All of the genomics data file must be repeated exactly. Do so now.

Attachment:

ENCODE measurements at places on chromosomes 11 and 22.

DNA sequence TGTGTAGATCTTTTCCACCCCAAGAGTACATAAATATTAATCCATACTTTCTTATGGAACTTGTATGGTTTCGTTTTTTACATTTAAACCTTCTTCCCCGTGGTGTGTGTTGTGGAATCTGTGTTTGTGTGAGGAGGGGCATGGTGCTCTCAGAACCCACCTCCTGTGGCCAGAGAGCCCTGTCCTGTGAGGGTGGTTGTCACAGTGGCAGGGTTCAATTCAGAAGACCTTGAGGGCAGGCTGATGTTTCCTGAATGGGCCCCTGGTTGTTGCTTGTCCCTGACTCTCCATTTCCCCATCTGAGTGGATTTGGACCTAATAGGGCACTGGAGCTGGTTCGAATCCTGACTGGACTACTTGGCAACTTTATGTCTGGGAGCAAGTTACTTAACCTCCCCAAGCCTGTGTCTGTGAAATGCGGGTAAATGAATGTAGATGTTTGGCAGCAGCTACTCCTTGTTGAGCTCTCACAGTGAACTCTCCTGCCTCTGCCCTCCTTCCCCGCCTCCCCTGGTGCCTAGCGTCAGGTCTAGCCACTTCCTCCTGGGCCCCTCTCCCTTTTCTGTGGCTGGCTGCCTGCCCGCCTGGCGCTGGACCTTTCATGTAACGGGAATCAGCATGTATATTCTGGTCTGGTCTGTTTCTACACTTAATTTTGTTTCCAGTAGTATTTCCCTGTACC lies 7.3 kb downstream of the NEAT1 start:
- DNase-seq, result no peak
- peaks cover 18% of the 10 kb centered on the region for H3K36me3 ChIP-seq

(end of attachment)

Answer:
ENCODE measurements at places on chromosomes 11 and 22.

DNA sequence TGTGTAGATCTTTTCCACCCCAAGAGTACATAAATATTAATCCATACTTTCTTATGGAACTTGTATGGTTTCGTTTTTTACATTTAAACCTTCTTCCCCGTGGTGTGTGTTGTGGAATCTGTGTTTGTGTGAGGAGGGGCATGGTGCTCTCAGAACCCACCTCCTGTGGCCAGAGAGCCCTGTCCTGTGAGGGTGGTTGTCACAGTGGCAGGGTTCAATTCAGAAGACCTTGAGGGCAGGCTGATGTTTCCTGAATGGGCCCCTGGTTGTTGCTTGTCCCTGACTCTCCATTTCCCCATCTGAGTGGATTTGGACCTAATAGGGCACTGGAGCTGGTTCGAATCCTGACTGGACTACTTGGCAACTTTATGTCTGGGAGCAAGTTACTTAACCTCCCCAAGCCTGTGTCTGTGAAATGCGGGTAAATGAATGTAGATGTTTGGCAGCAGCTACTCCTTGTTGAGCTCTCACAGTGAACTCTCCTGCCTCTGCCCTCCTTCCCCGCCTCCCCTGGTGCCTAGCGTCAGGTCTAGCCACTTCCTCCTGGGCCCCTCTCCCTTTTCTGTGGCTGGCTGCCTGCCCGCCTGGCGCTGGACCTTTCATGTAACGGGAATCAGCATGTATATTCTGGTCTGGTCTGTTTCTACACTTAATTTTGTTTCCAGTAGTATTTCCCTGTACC lies 7.3 kb downstream of the NEAT1 start:
- DNase-seq, result no peak
- peaks cover 18% of the 10 kb centered on the region for H3K36me3 ChIP-seq